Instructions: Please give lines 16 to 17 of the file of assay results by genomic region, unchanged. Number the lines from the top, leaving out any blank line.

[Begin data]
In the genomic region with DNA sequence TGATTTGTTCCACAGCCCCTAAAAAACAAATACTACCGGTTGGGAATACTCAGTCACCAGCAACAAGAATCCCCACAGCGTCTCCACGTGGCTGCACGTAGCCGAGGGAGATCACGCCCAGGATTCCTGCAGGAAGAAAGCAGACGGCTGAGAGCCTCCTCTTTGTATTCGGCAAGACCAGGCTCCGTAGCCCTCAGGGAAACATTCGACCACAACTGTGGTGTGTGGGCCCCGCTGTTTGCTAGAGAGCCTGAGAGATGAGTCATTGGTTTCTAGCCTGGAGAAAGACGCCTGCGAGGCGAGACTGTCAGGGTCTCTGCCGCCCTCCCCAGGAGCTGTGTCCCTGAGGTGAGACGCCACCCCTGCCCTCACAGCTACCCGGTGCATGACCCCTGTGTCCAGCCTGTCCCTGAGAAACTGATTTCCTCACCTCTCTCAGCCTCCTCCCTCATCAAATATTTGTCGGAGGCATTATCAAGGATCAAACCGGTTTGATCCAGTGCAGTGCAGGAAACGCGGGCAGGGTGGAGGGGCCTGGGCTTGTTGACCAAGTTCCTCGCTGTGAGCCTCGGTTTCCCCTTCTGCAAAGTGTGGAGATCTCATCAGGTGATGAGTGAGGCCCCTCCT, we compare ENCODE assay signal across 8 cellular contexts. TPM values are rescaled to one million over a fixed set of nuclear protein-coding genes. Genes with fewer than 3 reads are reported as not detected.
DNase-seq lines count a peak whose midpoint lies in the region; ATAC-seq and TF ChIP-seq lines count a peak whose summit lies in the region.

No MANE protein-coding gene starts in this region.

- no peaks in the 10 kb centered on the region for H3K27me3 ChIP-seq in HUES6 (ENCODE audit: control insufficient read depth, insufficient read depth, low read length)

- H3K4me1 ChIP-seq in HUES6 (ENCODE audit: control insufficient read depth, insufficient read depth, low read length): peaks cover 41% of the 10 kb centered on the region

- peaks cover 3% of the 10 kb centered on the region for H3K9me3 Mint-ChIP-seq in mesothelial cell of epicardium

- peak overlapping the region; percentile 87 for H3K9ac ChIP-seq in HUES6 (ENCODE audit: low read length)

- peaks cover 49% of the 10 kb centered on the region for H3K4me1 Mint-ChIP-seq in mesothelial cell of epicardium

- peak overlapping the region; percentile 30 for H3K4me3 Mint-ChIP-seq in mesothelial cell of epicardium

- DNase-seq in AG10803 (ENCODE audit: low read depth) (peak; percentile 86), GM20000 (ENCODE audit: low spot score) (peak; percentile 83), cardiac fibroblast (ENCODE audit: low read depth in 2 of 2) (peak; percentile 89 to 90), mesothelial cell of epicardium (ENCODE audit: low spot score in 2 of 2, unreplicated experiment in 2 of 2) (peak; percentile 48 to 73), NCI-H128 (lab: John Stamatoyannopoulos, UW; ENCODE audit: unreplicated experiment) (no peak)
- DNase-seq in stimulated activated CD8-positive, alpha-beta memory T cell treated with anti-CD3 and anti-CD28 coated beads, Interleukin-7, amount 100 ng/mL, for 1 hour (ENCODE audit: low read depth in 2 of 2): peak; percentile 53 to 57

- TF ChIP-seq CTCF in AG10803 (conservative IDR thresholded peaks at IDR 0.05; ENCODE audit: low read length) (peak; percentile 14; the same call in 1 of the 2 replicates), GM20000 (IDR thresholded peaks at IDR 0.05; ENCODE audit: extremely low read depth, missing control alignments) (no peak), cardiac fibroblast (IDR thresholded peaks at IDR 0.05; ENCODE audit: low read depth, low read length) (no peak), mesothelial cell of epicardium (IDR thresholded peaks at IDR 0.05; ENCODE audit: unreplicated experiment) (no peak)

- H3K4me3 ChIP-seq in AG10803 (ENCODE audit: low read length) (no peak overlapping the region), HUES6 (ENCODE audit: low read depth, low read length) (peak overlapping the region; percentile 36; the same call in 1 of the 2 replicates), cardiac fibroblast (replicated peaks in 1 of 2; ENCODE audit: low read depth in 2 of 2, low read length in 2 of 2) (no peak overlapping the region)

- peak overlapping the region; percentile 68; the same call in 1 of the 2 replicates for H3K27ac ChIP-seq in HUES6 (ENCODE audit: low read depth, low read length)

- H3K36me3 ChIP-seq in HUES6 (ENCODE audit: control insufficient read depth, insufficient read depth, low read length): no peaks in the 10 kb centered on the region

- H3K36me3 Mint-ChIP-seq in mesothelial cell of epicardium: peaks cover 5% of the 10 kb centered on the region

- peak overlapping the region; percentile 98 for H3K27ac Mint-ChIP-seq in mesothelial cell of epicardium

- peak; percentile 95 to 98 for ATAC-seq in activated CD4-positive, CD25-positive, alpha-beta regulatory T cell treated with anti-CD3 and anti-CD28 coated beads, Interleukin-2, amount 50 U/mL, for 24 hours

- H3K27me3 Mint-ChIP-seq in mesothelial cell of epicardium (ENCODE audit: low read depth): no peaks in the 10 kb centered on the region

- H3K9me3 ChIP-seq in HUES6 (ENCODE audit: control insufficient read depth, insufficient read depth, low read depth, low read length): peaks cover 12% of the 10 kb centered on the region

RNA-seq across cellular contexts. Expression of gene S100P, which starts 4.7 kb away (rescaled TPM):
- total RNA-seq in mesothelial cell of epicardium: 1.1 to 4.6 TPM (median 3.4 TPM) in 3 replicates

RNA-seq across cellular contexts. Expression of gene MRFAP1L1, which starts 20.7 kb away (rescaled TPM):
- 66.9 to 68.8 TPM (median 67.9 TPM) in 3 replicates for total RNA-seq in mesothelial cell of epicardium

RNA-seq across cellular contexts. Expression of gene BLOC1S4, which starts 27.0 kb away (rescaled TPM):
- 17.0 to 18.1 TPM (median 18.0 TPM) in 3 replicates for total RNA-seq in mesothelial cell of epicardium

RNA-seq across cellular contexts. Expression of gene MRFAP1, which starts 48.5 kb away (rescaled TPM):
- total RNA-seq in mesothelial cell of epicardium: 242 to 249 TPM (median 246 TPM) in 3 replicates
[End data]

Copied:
- H3K36me3 Mint-ChIP-seq in mesothelial cell of epicardium: peaks cover 5% of the 10 kb centered on the region

- peak overlapping the region; percentile 98 for H3K27ac Mint-ChIP-seq in mesothelial cell of epicardium